CSS3 Gradients and Hover Transitions
CSS3 offers the ability to add gradients without having to cut out an image. However, since using gradients is technically a background image, you cannot simply change the colors of your gradient on hover and expect a smooth transition. There are a few options to get around this problem. We’ll use gradients on buttons in these examples.
First off, you could use the opacity method, which is probably the easiest of all the methods. You simply specify your gradient and add a transition. The Ultimate CSS Gradient Generator is a great tool if you’ve never made a CSS3 gradient before. Then on hover you add an opacity to the button. Pretty simple. The only problem with this method is the fact that you really do not have any control over the color of the hover. You could only specify the percentage of the opacity. So if you wanted to make the gradient darker, it would only work if it was on a dark background.
Background Size Method
The next method uses background-size and background-position to help with the transition. After you set up your gradient, you specify the background-size by increasing the height of your button and setting 1px as the width. Then you do a
background-repeat: repeat-x; So let’s say the height of your button was 50px, you could do
background-size: 1px 80px; Then on hover, you would change the background position to a negative height. The color of the hover will depend on the negative height. You could play around with the negative height to see how light or how dark the hover will be. Since transitions work on background-positions, you will see a smooth transition. You do run into a problem with this method. Since you are increasing the height of the gradient, it is going to look different. In order to achieve a similar color to the intended gradient, you will have to choose a darker or lighter bottom color in your gradient. You may have to do some trial and error in order the match the original color.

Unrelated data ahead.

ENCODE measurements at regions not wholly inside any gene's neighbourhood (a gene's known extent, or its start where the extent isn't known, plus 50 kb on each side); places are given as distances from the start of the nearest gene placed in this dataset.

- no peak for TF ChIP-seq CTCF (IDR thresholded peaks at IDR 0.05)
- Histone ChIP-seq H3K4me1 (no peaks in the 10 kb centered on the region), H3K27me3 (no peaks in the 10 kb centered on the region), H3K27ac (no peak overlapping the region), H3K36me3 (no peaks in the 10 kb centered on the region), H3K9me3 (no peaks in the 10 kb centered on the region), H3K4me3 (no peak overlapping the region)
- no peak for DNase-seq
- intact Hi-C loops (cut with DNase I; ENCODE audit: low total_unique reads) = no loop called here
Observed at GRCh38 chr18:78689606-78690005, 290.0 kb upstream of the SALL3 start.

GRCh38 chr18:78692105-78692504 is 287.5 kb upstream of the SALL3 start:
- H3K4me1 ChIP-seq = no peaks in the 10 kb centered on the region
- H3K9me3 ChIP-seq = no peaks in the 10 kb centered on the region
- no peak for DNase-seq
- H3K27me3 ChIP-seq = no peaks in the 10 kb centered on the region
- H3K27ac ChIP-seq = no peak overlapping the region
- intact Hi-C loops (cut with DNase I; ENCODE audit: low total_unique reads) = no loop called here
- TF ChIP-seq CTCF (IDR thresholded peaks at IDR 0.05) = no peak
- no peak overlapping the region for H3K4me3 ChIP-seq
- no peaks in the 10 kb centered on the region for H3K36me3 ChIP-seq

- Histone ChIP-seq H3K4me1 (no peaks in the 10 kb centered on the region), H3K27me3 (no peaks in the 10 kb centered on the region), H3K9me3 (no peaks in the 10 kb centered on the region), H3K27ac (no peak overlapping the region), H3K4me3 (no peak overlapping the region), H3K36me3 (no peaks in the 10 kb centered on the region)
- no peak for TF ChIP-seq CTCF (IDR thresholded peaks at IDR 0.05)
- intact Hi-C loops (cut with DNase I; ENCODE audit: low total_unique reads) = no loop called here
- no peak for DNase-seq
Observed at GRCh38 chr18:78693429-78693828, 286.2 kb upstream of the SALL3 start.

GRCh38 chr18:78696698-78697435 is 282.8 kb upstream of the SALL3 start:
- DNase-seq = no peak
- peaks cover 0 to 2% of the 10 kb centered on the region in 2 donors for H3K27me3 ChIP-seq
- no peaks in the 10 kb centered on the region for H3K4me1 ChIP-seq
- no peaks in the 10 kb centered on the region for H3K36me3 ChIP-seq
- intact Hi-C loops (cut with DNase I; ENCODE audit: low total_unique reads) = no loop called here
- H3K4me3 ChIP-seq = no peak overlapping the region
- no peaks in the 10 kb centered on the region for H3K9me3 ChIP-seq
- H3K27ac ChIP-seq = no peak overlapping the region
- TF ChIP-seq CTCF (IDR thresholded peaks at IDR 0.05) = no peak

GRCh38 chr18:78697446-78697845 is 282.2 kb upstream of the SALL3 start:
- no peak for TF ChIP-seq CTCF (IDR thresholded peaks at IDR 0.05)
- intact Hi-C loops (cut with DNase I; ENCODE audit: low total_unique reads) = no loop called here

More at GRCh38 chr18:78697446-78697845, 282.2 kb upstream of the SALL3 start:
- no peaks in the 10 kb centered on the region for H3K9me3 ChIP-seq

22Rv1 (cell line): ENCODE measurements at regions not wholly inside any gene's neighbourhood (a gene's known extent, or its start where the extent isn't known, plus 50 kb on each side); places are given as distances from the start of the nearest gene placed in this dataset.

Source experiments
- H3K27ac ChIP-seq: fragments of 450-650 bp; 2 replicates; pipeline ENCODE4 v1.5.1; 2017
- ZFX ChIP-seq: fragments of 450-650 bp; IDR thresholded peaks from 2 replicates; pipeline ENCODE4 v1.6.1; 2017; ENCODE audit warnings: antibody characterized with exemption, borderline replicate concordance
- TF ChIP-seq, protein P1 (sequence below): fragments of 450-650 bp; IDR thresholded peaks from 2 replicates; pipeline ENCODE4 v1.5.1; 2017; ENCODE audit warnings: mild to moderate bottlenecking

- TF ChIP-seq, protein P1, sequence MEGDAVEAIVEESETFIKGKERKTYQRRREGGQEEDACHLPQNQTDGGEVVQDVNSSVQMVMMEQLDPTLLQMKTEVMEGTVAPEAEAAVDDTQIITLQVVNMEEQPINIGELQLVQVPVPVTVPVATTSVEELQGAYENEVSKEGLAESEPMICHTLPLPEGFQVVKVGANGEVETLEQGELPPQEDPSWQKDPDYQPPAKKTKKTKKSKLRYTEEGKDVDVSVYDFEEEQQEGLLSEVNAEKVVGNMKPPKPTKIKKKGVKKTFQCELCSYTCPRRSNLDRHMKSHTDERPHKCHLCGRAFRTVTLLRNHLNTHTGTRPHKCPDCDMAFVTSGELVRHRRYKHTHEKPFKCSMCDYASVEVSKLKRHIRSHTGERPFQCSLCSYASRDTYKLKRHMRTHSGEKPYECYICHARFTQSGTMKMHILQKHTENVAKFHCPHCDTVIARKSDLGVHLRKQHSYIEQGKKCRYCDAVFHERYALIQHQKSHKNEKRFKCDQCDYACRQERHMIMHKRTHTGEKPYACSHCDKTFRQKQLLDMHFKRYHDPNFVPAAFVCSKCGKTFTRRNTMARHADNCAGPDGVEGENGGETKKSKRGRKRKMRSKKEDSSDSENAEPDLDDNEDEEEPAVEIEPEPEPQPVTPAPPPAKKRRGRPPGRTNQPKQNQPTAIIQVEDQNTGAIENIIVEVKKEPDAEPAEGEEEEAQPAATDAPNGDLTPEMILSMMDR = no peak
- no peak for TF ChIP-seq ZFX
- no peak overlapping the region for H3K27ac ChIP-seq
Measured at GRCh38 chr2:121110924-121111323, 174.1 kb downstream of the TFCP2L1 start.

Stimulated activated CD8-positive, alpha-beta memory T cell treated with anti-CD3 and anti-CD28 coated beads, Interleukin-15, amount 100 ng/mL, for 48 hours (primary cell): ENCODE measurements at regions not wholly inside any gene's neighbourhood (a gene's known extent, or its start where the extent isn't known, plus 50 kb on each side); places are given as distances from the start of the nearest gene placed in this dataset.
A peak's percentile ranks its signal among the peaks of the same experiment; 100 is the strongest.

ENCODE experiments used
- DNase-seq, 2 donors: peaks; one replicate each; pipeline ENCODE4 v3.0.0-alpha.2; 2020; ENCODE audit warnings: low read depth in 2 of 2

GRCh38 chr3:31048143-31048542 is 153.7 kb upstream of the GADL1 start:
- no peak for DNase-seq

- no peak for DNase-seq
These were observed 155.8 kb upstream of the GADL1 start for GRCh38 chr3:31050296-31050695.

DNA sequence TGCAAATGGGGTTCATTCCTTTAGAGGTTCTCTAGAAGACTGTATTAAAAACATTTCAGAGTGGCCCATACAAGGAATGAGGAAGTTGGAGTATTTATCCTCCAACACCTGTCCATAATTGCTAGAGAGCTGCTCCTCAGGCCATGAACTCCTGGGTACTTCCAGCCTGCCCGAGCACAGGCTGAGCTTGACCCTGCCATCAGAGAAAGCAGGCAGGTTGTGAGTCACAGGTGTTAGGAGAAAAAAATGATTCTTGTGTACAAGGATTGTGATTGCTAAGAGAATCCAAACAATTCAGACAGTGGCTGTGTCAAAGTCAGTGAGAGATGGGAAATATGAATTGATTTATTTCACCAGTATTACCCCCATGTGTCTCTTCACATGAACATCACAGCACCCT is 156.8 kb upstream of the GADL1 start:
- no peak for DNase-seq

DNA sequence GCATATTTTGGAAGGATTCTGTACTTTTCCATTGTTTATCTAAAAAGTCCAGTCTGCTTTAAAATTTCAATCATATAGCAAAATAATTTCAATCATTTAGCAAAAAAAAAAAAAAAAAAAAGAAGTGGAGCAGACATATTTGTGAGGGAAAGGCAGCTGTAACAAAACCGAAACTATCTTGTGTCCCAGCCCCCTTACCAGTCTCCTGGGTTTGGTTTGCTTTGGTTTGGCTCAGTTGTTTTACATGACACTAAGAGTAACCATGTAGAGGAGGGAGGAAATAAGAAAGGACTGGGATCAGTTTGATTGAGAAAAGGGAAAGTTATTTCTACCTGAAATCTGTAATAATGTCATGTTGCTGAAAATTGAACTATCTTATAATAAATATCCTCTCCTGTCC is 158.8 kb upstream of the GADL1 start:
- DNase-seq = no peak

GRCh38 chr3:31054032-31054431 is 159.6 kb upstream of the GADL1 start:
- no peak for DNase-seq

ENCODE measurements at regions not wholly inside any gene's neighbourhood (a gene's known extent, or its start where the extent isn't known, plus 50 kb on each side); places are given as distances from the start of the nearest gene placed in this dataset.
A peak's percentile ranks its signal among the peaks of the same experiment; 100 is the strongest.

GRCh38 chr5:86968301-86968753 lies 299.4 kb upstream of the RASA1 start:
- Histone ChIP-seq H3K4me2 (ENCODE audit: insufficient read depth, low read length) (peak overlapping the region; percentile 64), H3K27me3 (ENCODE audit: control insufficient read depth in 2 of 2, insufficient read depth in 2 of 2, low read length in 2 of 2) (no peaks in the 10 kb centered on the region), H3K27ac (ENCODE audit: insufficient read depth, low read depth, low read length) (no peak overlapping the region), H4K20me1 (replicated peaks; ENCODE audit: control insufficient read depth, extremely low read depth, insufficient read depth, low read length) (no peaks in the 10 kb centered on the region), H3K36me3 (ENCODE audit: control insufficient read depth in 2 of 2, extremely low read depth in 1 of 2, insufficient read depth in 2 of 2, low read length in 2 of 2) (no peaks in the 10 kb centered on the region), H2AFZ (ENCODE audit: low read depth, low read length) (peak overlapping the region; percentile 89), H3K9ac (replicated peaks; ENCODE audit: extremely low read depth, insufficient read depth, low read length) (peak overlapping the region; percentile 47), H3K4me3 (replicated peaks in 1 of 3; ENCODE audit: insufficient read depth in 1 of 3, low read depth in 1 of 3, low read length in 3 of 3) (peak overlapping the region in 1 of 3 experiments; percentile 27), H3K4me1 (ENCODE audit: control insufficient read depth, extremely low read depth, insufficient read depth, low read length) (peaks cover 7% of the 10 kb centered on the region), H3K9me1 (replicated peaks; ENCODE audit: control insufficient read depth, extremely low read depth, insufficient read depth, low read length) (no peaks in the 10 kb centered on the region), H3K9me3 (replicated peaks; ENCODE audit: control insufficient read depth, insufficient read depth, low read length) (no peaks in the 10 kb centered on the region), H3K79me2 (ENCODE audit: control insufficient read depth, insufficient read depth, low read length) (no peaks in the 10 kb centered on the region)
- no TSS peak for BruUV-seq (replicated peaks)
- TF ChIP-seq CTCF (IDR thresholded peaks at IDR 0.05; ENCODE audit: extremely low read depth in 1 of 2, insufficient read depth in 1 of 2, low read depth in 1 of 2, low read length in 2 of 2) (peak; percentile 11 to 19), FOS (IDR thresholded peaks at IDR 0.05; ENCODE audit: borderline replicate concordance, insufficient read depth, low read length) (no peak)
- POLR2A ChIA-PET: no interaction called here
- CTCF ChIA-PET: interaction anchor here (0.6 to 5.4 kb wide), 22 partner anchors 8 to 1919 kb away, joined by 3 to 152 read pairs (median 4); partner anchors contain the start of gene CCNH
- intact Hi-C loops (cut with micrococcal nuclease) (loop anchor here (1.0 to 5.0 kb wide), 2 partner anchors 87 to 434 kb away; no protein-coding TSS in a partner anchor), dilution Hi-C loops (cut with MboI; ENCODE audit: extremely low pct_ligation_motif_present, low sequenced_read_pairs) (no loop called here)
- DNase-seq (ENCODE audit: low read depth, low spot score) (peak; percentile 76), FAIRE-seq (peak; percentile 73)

The last method that I’m going to discuss is using box-shadow insets to achieve the transition. In this method you are not actually using CSS gradients. You are using a box-shadow inset to make the button look like it has a gradient. You could choose whether you want the inset to come from the top or from the bottom. The color you choose for the background will depend on this decision. If I wanted the inset to come from the top, I am going to make the background color of the button, the bottom color of the gradient, and vice versa. Then I am going to add in my box-shadow. I set up my box-shadows with 0 for the horizontal shadow, half the height for the vertical shadow, the full height for the blur, a negative “half the height” for the spread, and a 50% white for the color. So if it is a button with the height of 50px, my box-shadow looks something like this
box-shadow: 0 25px 50px -25px rgba(255, 255, 255, .5) inset; Then on hover, you simply change the numbers of the box-shadow to achieve your desired effect. Since transitions work on box-shadows, you now have a smooth transition on a fake gradient. You run into similar problem in this method. You may have to play around with the numbers on your box-shadows in order to match the gradient perfectly.
I hope these methods help out when you run into the problem of adding a transition to a gradient. Gradients and box-shadows aren’t supported in all versions of Internet Explorer. However, CSS3 Pie “makes Internet Explorer 6-9 capable of rendering several of the most useful CSS3 decoration features.”